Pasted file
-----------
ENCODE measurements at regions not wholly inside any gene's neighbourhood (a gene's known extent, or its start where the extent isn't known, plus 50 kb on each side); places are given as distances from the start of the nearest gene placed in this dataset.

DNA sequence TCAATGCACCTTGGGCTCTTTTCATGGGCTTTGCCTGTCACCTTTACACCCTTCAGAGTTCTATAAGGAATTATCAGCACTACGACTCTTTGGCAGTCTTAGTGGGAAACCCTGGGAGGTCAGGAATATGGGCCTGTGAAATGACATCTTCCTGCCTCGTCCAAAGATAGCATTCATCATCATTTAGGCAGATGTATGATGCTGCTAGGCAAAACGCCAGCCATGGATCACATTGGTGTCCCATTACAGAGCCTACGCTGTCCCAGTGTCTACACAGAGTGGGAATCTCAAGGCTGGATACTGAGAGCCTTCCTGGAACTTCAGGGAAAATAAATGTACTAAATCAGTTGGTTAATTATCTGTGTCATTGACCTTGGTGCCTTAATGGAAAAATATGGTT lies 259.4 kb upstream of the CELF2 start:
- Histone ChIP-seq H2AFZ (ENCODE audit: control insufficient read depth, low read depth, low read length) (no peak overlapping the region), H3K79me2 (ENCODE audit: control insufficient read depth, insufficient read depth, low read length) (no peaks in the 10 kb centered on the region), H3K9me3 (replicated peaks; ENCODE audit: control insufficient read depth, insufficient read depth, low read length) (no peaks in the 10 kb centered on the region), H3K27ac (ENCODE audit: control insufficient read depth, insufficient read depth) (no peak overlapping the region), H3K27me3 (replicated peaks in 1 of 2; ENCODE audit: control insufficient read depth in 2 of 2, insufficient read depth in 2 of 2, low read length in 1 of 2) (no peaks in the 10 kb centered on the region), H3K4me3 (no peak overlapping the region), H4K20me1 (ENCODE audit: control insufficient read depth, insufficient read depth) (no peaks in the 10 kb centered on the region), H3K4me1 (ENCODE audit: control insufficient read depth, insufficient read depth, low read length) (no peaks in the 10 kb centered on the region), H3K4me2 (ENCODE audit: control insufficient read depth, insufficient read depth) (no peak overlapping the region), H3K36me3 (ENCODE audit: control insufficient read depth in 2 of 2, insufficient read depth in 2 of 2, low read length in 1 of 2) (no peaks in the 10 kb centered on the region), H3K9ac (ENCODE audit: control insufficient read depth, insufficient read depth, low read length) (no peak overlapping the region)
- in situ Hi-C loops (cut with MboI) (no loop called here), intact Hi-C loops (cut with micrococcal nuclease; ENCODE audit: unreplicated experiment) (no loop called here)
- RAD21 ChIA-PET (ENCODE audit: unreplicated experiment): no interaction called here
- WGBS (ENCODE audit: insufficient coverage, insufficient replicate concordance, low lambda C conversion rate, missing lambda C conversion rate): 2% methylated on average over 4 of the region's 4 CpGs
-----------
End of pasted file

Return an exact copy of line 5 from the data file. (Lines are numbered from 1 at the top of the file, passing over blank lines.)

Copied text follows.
- RAD21 ChIA-PET (ENCODE audit: unreplicated experiment): no interaction called here